There are two Hebrew verbs in relation to faith in the Old Testament. The first is that faith rests (BTH – BarTacH) which is found fifty-two times in Psalms, and the other is faith as a refuge (HSH – cHaSaH) which is very frequent in books one and two.
We need to be real, and the writers of the Psalms did not sweep reality and its problems under the carpet! There are a large number of individual laments, especially in books one and two, as well as communal laments. These deal with tragedy and the problems of life in a down-to-earth way through faith.
Faith is of crucial importance and faith-realism is found throughout the Psalms. Psalms is a book of faith written by people of faith for people of faith who bring everything to God. All experience drives the psalmist to God.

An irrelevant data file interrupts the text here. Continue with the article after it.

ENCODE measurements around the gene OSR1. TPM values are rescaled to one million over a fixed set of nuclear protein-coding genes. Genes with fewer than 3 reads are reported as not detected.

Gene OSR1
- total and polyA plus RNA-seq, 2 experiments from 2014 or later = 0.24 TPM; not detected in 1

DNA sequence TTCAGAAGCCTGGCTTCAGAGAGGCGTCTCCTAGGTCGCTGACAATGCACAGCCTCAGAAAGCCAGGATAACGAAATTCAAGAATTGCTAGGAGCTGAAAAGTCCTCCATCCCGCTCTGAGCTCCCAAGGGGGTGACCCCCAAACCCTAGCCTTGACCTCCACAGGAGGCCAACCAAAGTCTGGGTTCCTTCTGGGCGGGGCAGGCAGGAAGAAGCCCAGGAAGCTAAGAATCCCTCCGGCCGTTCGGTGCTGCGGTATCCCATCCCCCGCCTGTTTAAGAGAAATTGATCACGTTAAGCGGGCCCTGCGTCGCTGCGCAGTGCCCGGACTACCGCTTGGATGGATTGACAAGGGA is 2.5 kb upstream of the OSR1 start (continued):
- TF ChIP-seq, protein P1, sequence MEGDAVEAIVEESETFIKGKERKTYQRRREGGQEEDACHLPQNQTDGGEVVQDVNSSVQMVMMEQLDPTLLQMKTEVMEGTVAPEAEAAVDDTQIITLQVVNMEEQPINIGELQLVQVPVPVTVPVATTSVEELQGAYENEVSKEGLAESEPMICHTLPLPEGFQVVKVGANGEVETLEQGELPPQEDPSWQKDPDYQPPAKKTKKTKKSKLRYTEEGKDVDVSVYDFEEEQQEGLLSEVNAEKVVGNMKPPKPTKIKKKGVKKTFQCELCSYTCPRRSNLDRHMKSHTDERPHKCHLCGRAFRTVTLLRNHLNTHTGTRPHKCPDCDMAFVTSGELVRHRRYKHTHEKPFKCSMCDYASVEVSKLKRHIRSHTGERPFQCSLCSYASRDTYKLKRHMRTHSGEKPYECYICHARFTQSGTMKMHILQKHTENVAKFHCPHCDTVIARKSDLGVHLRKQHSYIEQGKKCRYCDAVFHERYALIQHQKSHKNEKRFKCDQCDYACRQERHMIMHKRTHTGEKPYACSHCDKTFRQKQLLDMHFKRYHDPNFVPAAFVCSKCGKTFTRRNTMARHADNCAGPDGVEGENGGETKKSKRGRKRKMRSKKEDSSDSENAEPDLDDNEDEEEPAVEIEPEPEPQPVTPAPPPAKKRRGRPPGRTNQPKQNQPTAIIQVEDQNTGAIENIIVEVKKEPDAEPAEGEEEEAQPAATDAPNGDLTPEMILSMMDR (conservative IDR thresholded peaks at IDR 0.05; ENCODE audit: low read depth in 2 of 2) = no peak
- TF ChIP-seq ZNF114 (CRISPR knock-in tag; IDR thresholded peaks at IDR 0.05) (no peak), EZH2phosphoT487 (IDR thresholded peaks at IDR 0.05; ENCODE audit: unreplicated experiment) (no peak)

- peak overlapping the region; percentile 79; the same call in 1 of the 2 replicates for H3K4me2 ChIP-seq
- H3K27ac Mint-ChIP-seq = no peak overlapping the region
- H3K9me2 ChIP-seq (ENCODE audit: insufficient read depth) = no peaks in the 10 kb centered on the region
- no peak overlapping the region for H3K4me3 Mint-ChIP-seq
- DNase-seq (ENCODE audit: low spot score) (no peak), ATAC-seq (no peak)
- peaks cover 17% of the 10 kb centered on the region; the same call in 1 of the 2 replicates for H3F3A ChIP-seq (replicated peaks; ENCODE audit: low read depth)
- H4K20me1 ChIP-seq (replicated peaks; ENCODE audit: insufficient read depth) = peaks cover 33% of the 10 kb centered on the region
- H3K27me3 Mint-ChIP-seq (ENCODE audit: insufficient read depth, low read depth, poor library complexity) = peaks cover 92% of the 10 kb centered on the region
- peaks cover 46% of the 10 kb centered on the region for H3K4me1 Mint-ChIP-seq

All Scripture has a background of faith, even in complaints and laments – since it is the fact of faith that causes the lament. Great objective certainties underpin the book of Psalms (and the Old Testament) which are expressed explicitly or implicitly in the Psalter.
- The first certainty is God’s created order. Compare Psalm 104 with Genesis 1, and see Psalms 74 and 89. The psalmists fall back on the fact of God’s created order.
- The second is God’s redemptive order, and the psalmists often dwell upon God’s supreme act of redemption in the exodus from Egypt (no Christian perspective possible!), and this is where many psalms begin.
- The third is God’s covenantal order. The psalmists rest on God’s covenants. Abrahamic (105:8-11), Mosaic (111:5-9), Davidic (132). Where there is puzzlement in the midst of one covenant, the psalmist directs us back to an earlier covenant. Psalm 89 begins with faithfulness in the covenant with David (1-37) before changing to rejection and wrath and puzzlement; while Psalm 90 points back to the Mosaic covenant through Moses’ own psalm.